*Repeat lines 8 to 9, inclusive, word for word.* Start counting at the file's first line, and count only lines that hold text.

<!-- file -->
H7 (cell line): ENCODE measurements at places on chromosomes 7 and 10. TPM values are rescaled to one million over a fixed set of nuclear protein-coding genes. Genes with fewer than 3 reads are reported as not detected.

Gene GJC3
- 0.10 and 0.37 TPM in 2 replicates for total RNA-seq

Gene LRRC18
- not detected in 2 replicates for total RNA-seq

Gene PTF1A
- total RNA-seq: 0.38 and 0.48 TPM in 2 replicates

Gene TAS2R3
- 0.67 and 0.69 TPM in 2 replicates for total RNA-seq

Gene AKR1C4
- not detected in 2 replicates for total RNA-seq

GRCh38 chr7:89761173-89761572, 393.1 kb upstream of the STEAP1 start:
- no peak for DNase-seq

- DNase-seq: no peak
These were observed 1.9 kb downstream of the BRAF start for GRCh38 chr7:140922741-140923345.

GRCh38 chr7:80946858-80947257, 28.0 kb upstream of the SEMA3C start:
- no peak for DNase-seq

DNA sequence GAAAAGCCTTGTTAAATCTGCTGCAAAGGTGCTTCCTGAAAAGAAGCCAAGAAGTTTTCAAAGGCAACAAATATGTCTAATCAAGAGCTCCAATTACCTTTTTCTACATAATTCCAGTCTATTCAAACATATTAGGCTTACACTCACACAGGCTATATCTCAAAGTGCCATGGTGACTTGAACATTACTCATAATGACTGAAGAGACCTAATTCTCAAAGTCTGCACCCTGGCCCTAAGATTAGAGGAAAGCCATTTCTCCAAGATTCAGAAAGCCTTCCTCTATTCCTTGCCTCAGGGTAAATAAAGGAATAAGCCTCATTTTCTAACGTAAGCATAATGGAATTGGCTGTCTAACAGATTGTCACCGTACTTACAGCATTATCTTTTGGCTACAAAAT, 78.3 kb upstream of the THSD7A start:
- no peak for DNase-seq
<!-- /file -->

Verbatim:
Gene TAS2R3
- 0.67 and 0.69 TPM in 2 replicates for total RNA-seq